Fermilab broke ground April 27 on the building that will house the future Short-Baseline Near Detector (SBND). The particle detector is one of three that scientists will use to search for the sterile neutrino, a hypothesized particle that scientists say could not only increase understanding of neutrinos already known, but also provide clues about how the universe formed.
It will take about eight months to complete the SBND building, and in the meantime members of the Fermilab Neutrino and Particle Physics divisions are refining the design of the detector itself with help from international collaborators.
Three detectors make up the laboratory’s Short-Baseline Neutrino Program, which will use a powerful neutrino beam generated by the Fermilab accelerator complex. The beam will pass first through SBND and then through the MicroBooNE detector and ICARUS. MicroBooNE is already installed and taking data, having observed its first neutrino interactions in October, while ICARUS, the largest of the three detectors, is currently at the CERN laboratory in Switzerland receiving upgrades before its big move to Fermilab in 2017.
“The entire Short-Baseline Neutrino Program is looking for oscillations, or the transformations, of muon neutrinos into electron neutrinos,” says Peter Wilson, SBN program coordinator. “Sterile neutrinos might have a role in this oscillation process.”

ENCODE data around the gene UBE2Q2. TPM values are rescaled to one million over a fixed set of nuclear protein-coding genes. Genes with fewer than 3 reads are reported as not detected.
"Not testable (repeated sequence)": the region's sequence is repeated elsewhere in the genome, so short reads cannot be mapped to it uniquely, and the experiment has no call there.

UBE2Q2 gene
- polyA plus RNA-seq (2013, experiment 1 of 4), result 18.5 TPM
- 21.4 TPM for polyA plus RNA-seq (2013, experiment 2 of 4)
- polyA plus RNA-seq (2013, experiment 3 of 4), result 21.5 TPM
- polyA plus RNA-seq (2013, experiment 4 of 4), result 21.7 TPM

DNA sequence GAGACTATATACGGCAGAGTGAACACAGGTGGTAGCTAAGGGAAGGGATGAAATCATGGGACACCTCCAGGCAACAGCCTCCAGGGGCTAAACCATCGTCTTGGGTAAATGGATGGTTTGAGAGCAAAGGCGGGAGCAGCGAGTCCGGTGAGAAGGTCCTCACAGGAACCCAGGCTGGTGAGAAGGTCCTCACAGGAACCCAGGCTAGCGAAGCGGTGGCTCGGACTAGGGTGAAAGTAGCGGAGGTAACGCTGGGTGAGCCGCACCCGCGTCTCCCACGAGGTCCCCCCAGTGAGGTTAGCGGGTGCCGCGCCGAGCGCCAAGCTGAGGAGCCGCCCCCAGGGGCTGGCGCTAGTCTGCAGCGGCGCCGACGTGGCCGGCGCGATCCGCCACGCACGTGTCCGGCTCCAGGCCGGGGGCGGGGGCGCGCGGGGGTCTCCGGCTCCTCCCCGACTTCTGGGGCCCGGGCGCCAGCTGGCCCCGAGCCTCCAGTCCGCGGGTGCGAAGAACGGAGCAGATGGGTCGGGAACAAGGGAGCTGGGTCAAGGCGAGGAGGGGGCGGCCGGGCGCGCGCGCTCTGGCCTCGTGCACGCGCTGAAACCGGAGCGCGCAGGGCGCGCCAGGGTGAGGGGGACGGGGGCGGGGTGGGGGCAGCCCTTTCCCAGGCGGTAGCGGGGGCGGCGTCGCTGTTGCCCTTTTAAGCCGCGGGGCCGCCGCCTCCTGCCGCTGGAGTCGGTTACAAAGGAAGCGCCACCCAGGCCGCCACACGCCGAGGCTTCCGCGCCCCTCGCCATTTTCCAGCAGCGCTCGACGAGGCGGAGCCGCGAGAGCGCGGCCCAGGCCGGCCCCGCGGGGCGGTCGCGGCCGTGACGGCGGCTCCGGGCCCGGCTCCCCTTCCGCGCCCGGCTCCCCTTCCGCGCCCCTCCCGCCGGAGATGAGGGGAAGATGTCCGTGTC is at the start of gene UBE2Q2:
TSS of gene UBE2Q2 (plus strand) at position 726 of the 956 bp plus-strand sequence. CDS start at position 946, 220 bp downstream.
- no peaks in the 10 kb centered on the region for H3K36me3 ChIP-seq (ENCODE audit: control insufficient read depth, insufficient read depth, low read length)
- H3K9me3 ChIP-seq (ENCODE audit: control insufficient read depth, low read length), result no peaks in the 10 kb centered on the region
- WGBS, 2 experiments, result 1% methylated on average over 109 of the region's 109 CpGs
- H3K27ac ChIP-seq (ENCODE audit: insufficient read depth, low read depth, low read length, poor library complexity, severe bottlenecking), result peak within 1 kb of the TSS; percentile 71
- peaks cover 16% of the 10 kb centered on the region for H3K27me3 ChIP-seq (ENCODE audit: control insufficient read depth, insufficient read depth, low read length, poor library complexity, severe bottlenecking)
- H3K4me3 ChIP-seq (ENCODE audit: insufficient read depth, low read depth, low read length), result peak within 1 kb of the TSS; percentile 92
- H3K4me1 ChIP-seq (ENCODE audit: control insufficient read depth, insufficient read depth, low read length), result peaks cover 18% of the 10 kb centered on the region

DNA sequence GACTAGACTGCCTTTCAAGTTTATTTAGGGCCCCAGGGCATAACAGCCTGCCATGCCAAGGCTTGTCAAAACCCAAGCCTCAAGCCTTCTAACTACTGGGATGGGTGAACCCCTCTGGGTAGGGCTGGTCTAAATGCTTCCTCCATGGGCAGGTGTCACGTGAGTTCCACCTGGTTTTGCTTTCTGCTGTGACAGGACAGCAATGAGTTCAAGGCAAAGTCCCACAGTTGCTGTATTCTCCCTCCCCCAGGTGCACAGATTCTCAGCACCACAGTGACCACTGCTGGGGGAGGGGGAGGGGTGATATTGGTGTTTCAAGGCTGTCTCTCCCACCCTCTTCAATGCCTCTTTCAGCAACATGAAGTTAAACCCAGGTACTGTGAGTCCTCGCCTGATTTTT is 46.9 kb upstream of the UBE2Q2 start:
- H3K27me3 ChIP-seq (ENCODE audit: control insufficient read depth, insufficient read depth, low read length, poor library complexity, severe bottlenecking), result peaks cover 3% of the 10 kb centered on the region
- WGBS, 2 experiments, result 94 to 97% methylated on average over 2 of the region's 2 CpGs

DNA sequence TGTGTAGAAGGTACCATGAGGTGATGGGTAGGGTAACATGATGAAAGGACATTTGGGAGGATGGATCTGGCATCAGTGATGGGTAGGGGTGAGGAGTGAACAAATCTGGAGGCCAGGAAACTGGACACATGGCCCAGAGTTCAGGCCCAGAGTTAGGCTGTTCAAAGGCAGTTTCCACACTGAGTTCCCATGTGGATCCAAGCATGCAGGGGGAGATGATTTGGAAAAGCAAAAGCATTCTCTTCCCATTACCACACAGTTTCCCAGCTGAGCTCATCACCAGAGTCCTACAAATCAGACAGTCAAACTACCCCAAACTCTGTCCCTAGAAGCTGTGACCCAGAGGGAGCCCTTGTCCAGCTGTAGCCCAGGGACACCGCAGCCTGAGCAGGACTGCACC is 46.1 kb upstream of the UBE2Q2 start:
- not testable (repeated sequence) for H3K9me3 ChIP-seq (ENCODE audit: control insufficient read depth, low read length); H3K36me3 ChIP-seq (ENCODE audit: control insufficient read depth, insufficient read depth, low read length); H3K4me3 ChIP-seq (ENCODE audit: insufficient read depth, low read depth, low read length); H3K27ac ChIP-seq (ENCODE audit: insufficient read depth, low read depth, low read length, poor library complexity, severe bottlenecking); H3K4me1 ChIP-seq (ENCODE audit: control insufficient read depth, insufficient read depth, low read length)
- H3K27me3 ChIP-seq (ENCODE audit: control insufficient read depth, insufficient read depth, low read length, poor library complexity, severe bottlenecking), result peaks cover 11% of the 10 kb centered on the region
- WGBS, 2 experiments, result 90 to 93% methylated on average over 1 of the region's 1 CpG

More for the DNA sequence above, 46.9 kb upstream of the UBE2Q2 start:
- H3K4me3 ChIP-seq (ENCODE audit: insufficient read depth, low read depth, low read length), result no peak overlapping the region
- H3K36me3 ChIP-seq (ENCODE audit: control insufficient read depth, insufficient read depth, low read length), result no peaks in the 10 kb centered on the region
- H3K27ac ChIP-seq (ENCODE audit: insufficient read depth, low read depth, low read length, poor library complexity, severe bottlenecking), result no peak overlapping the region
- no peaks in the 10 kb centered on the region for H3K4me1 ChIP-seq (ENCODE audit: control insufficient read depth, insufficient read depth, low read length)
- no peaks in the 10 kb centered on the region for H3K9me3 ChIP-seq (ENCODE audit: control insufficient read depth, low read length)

The beam coming out of the accelerator comprises primarily muon neutrinos, whose transformation into electron neutrinos will be measured by the detectors. All three detectors have specific functions in detecting the transformation. As the detector closest to the beam source, SBND will take an initial measurement of the beam’s composition, or rather how much the beam contains each of the different neutrino types.
“The intermediary and far detectors are used to search for sterile neutrinos in two different ways,” says Ornella Palamara, spokeswoman for the SBND experiment. “Either there’s an appearance of an excess of electron neutrinos or there’s a disappearance of the number of muon neutrinos compared to the number we start with.” If there are more electron neutrinos than predicted, then the muon neutrinos may have oscillated first into sterile neutrinos and then to electron neutrinos. If the data show a smaller number of muon neutrinos than predicted, the muon neutrinos may have transformed only into sterile neutrinos, which cannot be seen in the far detectors.
Scientists first picked up on experimental hints of a sterile neutrino at Los Alamos National Laboratory’s LSND experiment in 1995. When the Fermilab experiment MiniBooNE followed up, scientists could not confirm the sterile neutrino’s existence but neither could they rule it out. “That’s the power of this program,” Palamara says. “We’re building off previous measurements, but we have more sensitive tools to measure the neutrinos.”
Part of the sensitivity of SBND lies in its liquid-argon time projection chamber, the active part of the detector, that will contain 112 tons of liquid argon. Neutrinos will interact with the nuclei of the argon atoms and scientists on SBND will study the resulting particles to better understand the neutrinos that caused the interaction. Their findings will likely have application in future accelerator-based neutrino programs, such as the international Deep Underground Neutrino Experiment hosted by Fermilab.
The Short-Baseline Neutrino Program will begin taking data in 2018. “The SBND groundbreaking is a noteworthy milestone, but it’s part of a much larger program,” Wilson says. “Many people are working on it, and everyone is excited to get the chance to understand new physics.”